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zarabellesmom

Math for Girls, Math for Boys

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http://www.theatlantic.com/education/archive/2016/04/girls-math-international-competiton/478533/

 

Did anyone else see this? It was especially disappointing to read the statement that girls as young as second grade were relying on gender stereotypes that tell them that math is for boys.

 

Anyone with girls want to chime in on whether they think these same stereotypes persist among homeschooled girls?

 

I know that in our house my husband and I both have science backgrounds and are strong in math. I have two girls and both are good math students who enjoy math. I challenge anyone to tell my children that girls aren't supposed to be good at math. My oldest would just look at them like they were clueless and my youngest would probably punch them.

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Well, I'm the kind of person who does the exact thing people tell me I am incapable of doing. This would explain why I have my undergrad degree in mathematics. (LOL)

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The self confidence and stereotype starts in K in public schools because many female K teachers aren't confident in math. My oldest had a female K teacher who is strong in math and her first degree was economics. However even she has a bias towards asians being stronger in math regardless of gender. The same stereotype goes for science and reverse stereotype for writing.

 

Walk into AMC8/10/12 test sites here and it is predominantly asian and a few caucasians when you look at the girls taking.

 

Among my neighbors, I find the B&M school girls with a mom good in math would have more confidence than one whose mom has less interest in math, even if dad is fantastic at math. The moms would say wait for dad to help with math and science homework and that puts a damper on confidence.

 

The homeschool girls I know who take the homeshool physics class with my oldest has engineers and doctors for moms. A very skewed sample.

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The self confidence and stereotype starts in K in public schools because many female K teachers aren't confident in math.

 

This. Girls want to please their teachers and subconsciously emulate them. We encountered an elementary teacher while my kids were in ps who did not understand percent.

 

Based on my experiences on this forum, I am not convinced the situation is very different in a homeschool, since I have read many posts by homeschooling mothers who are not confident in math, dislike math, do not find math important,  and those attitudes are picked up by children and emulated especially by girls.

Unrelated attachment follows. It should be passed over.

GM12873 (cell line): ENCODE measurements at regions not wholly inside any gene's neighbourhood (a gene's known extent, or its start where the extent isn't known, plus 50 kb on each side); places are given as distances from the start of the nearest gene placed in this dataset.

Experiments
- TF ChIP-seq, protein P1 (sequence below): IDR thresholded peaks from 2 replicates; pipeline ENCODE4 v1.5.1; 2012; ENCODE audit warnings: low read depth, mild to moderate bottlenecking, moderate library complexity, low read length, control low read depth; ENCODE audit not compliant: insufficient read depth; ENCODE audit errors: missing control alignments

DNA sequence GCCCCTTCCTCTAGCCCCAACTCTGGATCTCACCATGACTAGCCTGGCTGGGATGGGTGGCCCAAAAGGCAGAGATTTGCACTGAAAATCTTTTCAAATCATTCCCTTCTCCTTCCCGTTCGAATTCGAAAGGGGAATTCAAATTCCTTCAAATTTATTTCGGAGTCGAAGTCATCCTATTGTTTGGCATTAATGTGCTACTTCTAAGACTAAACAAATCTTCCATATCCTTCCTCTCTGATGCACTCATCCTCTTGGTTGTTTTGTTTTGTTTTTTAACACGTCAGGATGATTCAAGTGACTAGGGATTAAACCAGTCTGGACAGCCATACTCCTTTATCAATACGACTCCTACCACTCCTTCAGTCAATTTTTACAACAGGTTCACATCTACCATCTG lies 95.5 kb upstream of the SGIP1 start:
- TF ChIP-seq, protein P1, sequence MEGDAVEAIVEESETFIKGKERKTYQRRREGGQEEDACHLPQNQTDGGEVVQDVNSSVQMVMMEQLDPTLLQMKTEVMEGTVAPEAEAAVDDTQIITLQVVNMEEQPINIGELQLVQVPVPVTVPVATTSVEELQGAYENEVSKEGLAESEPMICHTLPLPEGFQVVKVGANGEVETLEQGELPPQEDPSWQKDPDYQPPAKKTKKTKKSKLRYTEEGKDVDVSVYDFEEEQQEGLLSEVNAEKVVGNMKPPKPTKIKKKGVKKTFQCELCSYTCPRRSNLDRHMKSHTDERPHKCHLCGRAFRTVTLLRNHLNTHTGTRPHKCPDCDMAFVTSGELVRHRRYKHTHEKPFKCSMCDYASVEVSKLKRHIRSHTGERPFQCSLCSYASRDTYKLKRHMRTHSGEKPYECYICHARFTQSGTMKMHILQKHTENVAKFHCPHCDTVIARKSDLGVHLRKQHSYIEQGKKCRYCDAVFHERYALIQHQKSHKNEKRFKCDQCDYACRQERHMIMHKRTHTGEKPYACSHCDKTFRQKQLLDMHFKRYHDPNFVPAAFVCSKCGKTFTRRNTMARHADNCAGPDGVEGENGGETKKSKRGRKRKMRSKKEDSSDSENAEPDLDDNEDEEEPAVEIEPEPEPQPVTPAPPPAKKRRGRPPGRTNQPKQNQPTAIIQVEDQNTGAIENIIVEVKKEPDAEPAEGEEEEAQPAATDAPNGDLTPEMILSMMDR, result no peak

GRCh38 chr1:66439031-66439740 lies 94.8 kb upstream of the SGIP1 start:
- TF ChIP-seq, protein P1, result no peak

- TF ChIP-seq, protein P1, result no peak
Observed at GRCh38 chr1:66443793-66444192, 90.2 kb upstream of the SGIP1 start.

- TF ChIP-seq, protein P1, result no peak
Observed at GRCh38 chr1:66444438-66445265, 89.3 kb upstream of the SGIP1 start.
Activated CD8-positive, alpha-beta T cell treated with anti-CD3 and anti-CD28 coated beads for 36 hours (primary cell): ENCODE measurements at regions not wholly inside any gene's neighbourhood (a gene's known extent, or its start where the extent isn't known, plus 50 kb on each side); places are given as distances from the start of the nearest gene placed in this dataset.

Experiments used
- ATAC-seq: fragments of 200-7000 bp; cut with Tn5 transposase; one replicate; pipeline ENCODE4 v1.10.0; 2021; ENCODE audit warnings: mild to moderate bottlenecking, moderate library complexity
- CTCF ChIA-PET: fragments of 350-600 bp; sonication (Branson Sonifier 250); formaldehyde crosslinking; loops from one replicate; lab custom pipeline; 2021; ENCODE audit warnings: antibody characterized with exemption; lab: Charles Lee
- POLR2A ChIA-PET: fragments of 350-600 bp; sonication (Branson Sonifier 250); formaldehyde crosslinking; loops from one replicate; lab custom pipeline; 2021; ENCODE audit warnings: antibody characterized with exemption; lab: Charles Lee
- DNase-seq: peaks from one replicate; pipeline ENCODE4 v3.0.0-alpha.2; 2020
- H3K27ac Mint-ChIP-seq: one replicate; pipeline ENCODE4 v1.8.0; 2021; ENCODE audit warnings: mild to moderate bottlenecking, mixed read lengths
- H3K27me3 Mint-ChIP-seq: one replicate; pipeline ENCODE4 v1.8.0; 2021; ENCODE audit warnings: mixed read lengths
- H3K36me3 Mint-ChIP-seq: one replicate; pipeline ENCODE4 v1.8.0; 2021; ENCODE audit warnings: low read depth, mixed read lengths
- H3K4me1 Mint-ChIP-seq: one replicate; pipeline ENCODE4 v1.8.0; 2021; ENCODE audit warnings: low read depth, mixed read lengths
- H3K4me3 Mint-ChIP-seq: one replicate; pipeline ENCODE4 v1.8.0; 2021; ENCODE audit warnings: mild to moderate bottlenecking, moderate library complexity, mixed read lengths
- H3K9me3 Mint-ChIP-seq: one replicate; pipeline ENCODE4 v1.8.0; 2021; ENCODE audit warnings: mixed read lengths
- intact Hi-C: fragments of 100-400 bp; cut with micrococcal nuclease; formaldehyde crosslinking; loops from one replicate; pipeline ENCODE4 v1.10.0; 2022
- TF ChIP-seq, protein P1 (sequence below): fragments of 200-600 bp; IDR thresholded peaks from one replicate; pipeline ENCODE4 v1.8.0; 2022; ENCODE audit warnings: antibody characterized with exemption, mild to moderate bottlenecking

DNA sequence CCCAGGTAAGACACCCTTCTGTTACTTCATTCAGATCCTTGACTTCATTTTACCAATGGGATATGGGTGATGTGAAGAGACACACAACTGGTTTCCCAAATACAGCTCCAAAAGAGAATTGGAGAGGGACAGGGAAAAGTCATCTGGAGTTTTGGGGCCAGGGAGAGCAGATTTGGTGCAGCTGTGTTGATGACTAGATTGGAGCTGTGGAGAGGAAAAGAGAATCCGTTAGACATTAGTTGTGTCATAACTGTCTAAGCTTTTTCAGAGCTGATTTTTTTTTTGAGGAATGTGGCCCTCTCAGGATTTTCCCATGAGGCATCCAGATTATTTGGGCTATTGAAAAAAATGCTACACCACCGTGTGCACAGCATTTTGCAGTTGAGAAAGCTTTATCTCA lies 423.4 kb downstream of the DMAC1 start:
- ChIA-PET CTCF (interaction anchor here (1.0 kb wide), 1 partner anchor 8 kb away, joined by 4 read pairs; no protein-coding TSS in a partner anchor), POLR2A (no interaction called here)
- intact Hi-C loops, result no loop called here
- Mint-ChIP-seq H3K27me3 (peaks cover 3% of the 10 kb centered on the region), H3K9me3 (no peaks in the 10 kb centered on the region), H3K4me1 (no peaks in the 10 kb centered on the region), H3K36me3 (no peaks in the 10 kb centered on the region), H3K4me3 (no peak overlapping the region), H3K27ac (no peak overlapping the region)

I never had any issues with math. I had an extremely capable and enthusiastic male math teacher from 5th grade on. My kids grow up in a home where both parents have an extensive background in higher math.

 

ETA: But the idea of a female-only math competition rubs me the wrong way. because I do not believe that it accomplishes just creating greater confidence - it may well send the message that girls can't play  math in the same league as boys.

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Yes, yes it is prevalent among my local homeschool circle. DD/5th and DS/7th were on a MOEMS team this year. There was one other family with sisters on the team. All the other kids were male.  When DD/5th and DD/2nd competed in the Mathnasium Trimathalon in the fall they were definitely in the minority, for being both girls and very Caucasion. Aside from those little niches it's very common to hear comments associating, math, robots, Minecraft, and such with the boys. Just yesterday while waiting for one kid to get out of a meeting a mom made a comment about Minecraft being a boy thing. Saying my girls actually really enjoy creating and building in Minecraft/math/astronomy/forensics/you-name-it usually just elicits an, "Oh, really?" and a subject change.

 

FWIW, neither DH or I went very far in math, and I'm a humanities mom through and through. In our homeschool we do customize curricula for each individual kid and play up to their strengths and strong interests. I've been learning more STEM from trying to keep up with my middle two children than I ever have, but I'm positive they will exceed my math abilities.

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Perhaps boys are less likely to be as attentive to public opinion and less likely to seek approval, and so aren't as influenced by stereotypes at as young of an age as girls. Perhaps that's a stereotype too though.

 

In addition to looking at the level of the mother's confidence in math, I'd be curious about girls who grew up in an otherwise all male household. I did and I'm comfortable with math.

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It isn't a stereotype within the walls of our homeschool, but it doesn't change the fact that my really strong math dd dislikes math.  :)  My life would be easier if she wanted to pursue a STEM career, so it definitely is not coming from me!

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I always feel a bit weird in these discussions since I'm raising a kid who wants to be a mathematician, or a scientist, and he's a boy. A very white boy. Oh no! I'm perpetuating the status quo! lol.

 

I'm not sure where he got his math-love from. DH and I are not mathy people. We're both scrambling to keep up with him.